The disclosure of classified military documents revealing close ties between Pakistan's intelligence service and militants fighting U.S. troops in Afghanistan has prompted calls on Capitol Hill to rethink U.S. policy toward Pakistan and Afghanistan.
Perhaps only Paul McCartney could call a performance at the White House a little club gig.
The co-chairmen of President Obama's debt and deficit commission, Erskine Bowles and Alan Simpson, recently warned that our country's current fiscal path - primarily the cost of entitlements - unless reversed, "will destroy the country from within." Given such an ominous prophecy, it is almost certain that Social Security, the country's largest entitlement, will go under the government's budget knife.
Last week was a surprisingly good moment for American politics. It was the week that, through a confluence of bizarre and unlikely events, the vicious act of falsely accusing people of racism became a laughingstock. It went from being a career killer to a punch line; from villainy to vaudeville; from knife in the back to pie in the face.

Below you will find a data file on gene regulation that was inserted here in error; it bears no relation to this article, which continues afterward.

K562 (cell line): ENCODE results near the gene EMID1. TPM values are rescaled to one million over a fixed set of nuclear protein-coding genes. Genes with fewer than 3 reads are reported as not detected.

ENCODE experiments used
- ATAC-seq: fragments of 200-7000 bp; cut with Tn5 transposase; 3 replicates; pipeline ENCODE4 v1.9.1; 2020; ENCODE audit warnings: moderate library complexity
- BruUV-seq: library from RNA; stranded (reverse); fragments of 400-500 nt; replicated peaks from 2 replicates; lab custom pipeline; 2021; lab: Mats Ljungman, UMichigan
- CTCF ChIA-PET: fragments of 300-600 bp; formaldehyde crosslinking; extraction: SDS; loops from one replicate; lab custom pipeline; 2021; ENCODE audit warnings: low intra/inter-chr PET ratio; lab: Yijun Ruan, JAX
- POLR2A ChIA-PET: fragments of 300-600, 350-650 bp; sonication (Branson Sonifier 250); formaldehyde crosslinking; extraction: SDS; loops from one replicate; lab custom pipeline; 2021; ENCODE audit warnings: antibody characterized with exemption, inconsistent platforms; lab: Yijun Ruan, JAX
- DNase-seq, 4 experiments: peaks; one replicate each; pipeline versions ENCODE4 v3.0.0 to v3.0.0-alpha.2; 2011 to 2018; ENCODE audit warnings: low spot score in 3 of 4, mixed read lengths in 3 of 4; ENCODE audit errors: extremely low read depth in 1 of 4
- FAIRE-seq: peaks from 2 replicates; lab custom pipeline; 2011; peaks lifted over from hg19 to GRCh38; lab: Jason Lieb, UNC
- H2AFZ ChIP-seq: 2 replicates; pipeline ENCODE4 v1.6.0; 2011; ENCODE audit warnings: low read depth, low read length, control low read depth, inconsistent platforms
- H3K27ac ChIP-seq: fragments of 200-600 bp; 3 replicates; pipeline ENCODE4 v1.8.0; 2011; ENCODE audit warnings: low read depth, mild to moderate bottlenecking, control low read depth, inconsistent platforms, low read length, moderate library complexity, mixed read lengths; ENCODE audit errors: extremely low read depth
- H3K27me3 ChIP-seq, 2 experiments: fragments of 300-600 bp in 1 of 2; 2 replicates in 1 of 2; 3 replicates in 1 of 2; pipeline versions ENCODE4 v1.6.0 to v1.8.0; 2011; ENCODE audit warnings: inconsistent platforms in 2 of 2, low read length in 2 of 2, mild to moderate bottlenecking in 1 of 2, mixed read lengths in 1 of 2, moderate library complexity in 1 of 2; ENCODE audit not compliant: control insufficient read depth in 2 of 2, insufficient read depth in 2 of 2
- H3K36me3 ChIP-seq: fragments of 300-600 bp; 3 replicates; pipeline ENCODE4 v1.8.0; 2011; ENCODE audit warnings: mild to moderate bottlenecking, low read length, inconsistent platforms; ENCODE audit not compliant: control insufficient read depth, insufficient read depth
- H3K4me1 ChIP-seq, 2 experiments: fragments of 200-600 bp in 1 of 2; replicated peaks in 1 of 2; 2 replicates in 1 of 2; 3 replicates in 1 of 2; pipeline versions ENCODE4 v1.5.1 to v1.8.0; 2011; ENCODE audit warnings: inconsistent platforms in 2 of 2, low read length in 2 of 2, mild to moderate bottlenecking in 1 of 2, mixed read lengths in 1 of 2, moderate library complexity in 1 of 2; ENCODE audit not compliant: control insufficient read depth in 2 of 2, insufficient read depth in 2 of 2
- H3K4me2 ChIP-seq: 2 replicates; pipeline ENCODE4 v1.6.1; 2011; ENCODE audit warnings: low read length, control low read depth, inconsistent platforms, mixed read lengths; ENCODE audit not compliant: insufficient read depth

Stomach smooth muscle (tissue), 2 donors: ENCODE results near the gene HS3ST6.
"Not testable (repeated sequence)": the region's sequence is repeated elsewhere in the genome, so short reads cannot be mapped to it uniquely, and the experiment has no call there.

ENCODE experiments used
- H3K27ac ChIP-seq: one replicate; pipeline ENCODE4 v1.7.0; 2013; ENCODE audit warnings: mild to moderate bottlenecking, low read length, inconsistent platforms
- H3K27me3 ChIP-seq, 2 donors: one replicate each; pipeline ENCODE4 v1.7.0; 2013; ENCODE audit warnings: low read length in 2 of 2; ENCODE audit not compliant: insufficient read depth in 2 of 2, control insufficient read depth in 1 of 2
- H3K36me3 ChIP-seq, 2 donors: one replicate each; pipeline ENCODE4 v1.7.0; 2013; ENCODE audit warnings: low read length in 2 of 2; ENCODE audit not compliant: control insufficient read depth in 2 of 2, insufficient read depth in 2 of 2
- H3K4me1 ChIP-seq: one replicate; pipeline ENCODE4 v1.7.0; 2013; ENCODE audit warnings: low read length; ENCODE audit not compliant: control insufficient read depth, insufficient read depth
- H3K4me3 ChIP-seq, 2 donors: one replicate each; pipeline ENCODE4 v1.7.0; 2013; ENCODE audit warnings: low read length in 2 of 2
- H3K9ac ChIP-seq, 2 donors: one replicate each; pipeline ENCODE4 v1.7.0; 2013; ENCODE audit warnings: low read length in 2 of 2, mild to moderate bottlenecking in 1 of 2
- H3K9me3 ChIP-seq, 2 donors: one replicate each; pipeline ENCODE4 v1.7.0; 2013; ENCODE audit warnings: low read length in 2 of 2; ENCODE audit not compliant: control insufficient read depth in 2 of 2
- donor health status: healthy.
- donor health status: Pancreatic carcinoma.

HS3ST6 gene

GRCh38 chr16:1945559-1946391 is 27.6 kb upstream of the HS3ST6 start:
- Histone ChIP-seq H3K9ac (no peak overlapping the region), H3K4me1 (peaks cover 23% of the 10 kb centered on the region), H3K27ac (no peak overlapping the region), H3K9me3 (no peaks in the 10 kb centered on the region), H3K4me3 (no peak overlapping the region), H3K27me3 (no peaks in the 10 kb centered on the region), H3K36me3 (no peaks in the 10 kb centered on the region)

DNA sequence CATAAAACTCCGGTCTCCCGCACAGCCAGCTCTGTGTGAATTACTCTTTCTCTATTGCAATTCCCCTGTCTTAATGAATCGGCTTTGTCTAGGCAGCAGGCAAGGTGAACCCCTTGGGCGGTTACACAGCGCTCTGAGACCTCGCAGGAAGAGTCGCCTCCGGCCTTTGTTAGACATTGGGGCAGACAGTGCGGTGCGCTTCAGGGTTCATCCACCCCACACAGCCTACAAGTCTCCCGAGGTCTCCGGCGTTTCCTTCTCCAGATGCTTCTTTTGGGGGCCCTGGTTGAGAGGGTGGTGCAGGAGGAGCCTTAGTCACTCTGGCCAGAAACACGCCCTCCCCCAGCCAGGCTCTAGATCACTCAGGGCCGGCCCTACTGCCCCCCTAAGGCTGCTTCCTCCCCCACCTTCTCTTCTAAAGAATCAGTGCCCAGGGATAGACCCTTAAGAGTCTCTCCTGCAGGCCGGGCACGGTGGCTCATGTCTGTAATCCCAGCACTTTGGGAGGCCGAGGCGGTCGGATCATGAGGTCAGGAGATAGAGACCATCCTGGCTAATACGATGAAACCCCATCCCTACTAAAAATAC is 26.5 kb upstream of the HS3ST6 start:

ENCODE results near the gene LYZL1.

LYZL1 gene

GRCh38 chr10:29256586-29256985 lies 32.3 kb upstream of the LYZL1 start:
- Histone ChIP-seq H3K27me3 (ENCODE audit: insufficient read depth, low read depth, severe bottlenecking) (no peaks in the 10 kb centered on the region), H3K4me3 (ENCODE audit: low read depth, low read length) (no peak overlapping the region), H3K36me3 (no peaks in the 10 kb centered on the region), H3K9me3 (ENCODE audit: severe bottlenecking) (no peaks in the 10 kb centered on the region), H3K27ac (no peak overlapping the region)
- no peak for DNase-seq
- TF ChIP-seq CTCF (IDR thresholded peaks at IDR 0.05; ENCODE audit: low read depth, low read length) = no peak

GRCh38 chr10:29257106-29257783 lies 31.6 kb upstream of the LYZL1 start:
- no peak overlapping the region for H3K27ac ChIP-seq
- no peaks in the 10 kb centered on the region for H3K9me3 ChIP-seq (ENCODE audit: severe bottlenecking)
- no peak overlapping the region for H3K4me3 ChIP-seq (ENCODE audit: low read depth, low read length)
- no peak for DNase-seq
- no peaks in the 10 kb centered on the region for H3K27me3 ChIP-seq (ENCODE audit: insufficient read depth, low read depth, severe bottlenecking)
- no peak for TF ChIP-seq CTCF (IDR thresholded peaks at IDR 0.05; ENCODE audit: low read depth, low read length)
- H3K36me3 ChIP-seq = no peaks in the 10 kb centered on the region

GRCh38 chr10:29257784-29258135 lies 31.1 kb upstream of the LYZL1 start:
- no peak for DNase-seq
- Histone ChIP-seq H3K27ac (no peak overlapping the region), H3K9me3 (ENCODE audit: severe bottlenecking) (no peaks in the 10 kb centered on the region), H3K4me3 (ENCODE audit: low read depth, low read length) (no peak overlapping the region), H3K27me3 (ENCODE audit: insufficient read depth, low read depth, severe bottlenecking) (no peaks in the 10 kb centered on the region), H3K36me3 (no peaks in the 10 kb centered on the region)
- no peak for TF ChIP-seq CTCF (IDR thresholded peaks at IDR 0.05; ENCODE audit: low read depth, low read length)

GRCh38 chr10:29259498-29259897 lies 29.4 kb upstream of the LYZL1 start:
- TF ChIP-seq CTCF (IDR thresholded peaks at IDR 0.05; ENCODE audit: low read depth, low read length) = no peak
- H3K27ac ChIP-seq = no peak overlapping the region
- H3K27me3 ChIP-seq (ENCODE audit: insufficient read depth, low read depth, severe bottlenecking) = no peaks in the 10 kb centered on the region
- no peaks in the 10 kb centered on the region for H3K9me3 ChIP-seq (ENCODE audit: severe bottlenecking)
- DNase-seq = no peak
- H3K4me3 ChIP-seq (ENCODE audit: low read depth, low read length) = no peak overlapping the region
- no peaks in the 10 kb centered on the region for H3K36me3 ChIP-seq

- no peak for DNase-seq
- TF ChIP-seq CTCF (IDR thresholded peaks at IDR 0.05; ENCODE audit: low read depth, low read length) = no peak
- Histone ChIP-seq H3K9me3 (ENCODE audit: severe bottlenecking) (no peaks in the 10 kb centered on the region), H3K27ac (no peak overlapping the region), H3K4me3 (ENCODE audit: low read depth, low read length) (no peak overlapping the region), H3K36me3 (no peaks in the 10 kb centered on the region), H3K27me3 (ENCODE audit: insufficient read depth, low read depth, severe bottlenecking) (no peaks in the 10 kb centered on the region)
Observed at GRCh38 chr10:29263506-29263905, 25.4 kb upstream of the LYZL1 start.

BP's embattled Chief Executive Officer Tony Hayward will be replaced by American Robert Dudley on Oct. 1, the company said Tuesday, as it reported a record quarterly loss and set aside $32.2 billion to cover the costs of the devastating Gulf of Mexico oil spill.
Former Democratic presidential candidate Howard Dean on Sunday accused Fox News of racism for airing without verification a videotape of Agriculture Department official Shirley Sherrod apparently making racist remarks, which led to her dismissal.
The Obama administration has not settled on a plan to protect and supply thousands of State Department diplomats and employees left behind in Iraq once all but a relatively few U.S. troops leave the county in a little more than a year.
Treasury Secretary Timothy F. Geithner said Sunday that the Obama administration's upcoming stimulus plan likely will not renew Bush-era tax cuts and that the changes will not slow the already struggling economy.
The United States told Scotland it was “far preferable” to free the Lockerbie bomber than have him transferred to a Libyan jail, leaked documents showed Sunday amid renewed U.S. criticism of the release.